Jeremy Clarkson takes aim at The Beatles’ ‘forgettable and just plain awful songs’

Jeremy Clarkson shared he found some of The Beatles’ catalogue “forgettable” and “just plain awful” as he discussed the British band today. The Clarkson’s Farm star spoke on John Lennon and Paul McCartney’s ability to produce tunes as he paid tribute to legendary songwriter Burt Bacharach who died earlier this week.

Questioning if Burt is the best songwriter of all time, Jeremy typed: “It’s fair to say that even the most talented songwriters only ever produce a handful of songs that can be considered truly great.

“In the eight years they worked together, Lennon and McCartney wrote 180 songs but some of those were forgettable, and some were just plain awful,” he added.

Jeremy deducted that the Liverpool-born band “wrote fewer than ten songs” that he considered to be “absolute belters”.

The motoring expert continued: “I’m a massive Who fan but even I’ll admit that in all the time they’ve been together, only five or six songs are up there with the best of the best.

“All of which brings me on to Burt Bacharach, who died this week at the age of 94.

“He wrote Raindrops Keep Fallin’ On My Head which was used in Butch Cassidy And The Sundance Kid to create my favourite movie scene of all time.

“And that was just the tip of the iceberg,” he finished.

Burt wrote enduring hits like I Say A Little Prayer, Walk On By and What The World Needs Now Is Love.

Along with lyricist Hal David, he also wrote numerous movie themes including What’s New Pussycat?, Alfie and The Look Of Love – a major hit for Dusty Springfield.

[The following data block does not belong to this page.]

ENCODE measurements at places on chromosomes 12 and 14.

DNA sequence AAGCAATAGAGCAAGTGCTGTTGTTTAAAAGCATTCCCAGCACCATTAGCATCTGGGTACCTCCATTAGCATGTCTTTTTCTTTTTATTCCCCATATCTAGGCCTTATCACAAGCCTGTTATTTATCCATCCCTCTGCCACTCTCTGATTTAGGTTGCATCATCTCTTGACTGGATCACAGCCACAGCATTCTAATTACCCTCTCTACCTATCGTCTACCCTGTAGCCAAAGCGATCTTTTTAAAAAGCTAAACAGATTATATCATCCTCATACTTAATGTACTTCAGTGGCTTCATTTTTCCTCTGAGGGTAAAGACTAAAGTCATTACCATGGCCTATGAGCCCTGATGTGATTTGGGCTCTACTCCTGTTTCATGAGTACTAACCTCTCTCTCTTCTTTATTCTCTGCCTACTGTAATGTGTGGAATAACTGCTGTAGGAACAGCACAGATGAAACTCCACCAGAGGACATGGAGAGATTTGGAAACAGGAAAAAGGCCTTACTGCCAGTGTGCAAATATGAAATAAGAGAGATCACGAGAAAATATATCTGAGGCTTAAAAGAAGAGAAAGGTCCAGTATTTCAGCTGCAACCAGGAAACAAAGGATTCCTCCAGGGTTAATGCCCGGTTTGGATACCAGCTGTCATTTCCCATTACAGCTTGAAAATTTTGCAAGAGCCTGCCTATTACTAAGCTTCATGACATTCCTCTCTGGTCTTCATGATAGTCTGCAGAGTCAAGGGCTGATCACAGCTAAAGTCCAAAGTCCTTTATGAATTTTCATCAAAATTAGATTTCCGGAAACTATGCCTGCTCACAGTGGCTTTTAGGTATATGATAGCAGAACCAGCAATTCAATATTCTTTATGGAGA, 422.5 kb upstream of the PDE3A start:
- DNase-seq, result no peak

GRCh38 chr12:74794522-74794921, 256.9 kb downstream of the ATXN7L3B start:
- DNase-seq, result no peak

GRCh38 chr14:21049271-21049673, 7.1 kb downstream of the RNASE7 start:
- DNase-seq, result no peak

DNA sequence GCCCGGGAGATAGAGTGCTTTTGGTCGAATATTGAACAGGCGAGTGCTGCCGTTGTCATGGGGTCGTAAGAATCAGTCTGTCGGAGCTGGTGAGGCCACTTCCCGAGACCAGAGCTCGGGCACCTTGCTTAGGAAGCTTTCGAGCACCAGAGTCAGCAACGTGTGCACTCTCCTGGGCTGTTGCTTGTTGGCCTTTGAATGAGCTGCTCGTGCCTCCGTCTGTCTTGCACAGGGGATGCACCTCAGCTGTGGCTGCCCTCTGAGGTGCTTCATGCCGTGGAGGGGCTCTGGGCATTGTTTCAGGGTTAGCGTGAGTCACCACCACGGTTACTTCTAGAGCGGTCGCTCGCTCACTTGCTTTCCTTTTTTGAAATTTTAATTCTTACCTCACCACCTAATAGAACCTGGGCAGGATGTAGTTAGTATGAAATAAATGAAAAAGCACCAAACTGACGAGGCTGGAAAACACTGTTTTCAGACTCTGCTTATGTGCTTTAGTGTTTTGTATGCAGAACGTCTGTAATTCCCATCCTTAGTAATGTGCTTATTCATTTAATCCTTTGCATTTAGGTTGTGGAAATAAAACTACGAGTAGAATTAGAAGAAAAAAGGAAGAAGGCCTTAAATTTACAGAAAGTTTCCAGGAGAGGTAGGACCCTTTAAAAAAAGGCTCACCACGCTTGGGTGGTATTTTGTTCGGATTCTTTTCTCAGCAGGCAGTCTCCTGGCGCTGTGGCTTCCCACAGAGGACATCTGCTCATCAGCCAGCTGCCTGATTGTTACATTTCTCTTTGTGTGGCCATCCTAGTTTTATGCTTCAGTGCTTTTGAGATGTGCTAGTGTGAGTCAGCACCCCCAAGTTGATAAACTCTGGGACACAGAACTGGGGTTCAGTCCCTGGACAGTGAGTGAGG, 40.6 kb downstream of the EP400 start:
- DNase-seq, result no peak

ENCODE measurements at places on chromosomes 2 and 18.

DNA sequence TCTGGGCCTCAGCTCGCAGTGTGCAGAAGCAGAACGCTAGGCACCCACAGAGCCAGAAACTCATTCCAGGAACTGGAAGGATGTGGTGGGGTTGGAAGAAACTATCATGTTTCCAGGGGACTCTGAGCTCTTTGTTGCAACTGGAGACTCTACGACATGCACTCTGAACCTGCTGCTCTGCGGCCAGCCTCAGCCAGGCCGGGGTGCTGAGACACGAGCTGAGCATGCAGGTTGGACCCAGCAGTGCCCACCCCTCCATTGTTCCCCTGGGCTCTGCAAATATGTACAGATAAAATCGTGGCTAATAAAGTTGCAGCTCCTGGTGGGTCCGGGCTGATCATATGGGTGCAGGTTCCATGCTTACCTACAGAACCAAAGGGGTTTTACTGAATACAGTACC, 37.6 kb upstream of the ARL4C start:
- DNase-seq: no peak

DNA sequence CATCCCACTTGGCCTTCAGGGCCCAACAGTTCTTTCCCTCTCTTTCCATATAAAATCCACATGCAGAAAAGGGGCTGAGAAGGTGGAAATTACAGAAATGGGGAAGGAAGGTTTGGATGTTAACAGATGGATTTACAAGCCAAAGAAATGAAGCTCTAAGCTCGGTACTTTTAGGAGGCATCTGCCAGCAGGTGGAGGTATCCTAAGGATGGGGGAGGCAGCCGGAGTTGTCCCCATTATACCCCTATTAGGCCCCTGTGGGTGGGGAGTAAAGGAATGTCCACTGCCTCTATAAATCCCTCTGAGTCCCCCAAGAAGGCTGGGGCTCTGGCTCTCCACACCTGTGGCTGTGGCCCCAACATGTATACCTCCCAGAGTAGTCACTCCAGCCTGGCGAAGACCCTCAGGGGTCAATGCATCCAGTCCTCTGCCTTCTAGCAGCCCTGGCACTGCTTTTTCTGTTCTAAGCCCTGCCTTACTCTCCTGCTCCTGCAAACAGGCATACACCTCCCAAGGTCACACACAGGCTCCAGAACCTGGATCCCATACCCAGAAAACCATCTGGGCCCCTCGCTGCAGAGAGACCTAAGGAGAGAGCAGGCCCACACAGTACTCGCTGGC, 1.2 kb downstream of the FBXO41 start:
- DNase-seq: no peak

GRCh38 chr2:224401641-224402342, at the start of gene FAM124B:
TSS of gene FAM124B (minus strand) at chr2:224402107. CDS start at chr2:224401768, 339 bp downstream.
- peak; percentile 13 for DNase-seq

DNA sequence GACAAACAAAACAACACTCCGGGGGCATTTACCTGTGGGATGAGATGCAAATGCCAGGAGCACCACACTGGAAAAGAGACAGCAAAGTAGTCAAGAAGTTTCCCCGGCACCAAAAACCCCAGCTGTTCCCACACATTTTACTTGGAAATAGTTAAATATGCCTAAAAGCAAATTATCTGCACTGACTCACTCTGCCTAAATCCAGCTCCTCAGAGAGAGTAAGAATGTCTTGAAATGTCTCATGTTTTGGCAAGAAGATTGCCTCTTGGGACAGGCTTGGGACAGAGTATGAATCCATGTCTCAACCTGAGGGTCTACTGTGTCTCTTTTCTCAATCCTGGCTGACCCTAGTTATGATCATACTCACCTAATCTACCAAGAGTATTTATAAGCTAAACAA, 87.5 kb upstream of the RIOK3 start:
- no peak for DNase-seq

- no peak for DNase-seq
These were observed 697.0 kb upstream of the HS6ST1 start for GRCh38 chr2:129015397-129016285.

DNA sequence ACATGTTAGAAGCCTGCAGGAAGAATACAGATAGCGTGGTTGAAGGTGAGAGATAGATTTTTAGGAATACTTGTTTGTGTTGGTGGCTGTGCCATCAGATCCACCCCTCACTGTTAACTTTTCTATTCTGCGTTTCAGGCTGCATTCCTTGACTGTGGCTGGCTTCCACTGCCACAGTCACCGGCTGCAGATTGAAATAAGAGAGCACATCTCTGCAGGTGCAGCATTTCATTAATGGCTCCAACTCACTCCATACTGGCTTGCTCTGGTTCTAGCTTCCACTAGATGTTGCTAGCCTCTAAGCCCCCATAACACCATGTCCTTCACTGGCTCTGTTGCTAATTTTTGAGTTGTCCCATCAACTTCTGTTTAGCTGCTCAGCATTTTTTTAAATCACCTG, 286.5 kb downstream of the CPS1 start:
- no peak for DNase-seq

Another collaborator, Dionne Warwick, said the songwriter’s death was like “losing a family member”.

Burt died on Wednesday at home in Los Angeles of natural causes, his publicist Tina Brausam said.

Known for his airborne melodies and sumptuous orchestral arrangements, Bacharach was one of the most important songwriters of the 20th Century.

Over his career, he scored more than 50 chart hits in the US and UK, with artists including Warwick, Frank Sinatra, The Beatles, Barbra Streisand, Tom Jones, Aretha Franklin and Elvis Costello all recording his songs.

Burt won three Oscars, two Golden Globes and six competitive Grammy Awards, and was hailed as music’s “greatest living composer” when he accepted the Grammy lifetime achievement honour in 2008.

In her tribute, Dionne said: “These words I’ve been asked to write are being written with sadness over the loss of my Dear Friend and my Musical Partner.

“On the lighter side, we laughed a lot and had our run-ins but always found a way to let each other know our family-like roots were the most important part of our relationship.”

Meanwhile led by primary songwriters John and Paul, The Beatles built their reputation playing clubs in Liverpool and Hamburg over three years from 1960.

The core trio of John, Paul and George Harrison, were together from 1958, and went through a succession of drummers, including Pete Best, before asking Ringo Starr to join them in 1962.

As their popularity grew, the intense fan frenzy was dubbed “Beatlemania” and the band acquired the nickname “the Fab Four”.

They had worldwide success until 1970 when Paul filed for the dissolution of the band.

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